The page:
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Trekking Colca Canyon is something I’ve had my heart and mind set on doing since the very first time I set foot in Peru five years ago.
Well, since before then actually.
In the months leading up to my flight I messaged Tour Company after Tour Company after Tour Company enquiring about the various treks they offer, their length, suitability, difficulty etc. Unfortunately I didn’t quite make it that time. My few days in Arequipa were squashed in right at the end of a five-week volunteer programme, during which time I’d lived frivolously each weekend going on expensive excursions to the likes of Lake Titicaca, Machu Picchu, the Amazon Rainforest and more local sites in the Sacred Valley. So by the time I got to Arequipa, I barely had two pennies to rub together and the responsible thing to do was spend said pennies on food and accommodation.
The second time around myself and travel companion [aka then-boyfriend aka now ex-boyfriend] had the choice between attempting to summit Mt Misti, the crazy huge volcano that looms over the city, or trekking the canyon. We wrongly (and stupidly) opted for the first.
So this time – this time – I was 100% certain that I was going to do it. Not only because it’s been five years coming but also because my ex-boyfriend was planning on taking his shiny new girlfriend to do the trek, and being the child that I am I was determined they weren’t going to do or see anything I haven’t already or will be doing or seeing. Peru is my country, not theirs.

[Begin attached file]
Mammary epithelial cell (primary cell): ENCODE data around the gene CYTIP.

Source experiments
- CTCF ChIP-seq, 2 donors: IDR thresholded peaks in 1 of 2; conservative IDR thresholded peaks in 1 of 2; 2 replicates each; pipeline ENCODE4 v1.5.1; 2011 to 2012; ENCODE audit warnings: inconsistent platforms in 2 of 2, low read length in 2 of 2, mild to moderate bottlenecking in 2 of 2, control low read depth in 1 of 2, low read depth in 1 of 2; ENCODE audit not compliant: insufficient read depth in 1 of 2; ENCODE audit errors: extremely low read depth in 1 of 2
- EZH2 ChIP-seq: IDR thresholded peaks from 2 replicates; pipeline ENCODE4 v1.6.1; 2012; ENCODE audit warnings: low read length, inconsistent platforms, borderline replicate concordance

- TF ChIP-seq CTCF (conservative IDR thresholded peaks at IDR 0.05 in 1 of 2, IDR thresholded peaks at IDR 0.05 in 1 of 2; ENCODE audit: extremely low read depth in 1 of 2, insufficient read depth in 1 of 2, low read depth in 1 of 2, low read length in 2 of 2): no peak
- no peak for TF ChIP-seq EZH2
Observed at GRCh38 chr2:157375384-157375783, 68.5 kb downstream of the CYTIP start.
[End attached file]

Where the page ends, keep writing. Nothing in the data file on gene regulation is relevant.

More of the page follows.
I know how stupid that sounds but what can I say? I’m a bitter little butterfly.
Anyway, it was all set. I had booked onto a 2 day/1 night trek beginning at 4am from my hotel in Arequipa. I decided on the 2D/1N as opposed to 3D/2N as I’d been told by a few people that both treks were almost exactly the same route and you saw basically the same things, but the latter was slower and more relaxed.
I can’t even remember the name of the company I booked with – there are so many in Arequipa, I just walked into the first I saw advertising a departure for the next day!
My alarm was set, bag packed, water purchased and I headed to bed.
A few hours later, I woke up and found that for whatever reason I couldn’t lift my arms higher than my waist.
I had been feeling under the weather for days, more than a week in fact.
Ever since returning from Salar de Uyuni tour (blog post on it’s way...eventually…) every single muscle and bone in my body was aching. I had no appetite, felt constantly sick and had one of the worst headaches of my life. In short, I was convinced that I had malaria/dengue/chikungunya/zika/insert other mosquito-borne virus here.
The whole not being able to lift my arms was a bit of an issue given that I was due to spend at least 12 hours over the next 2 days trekking.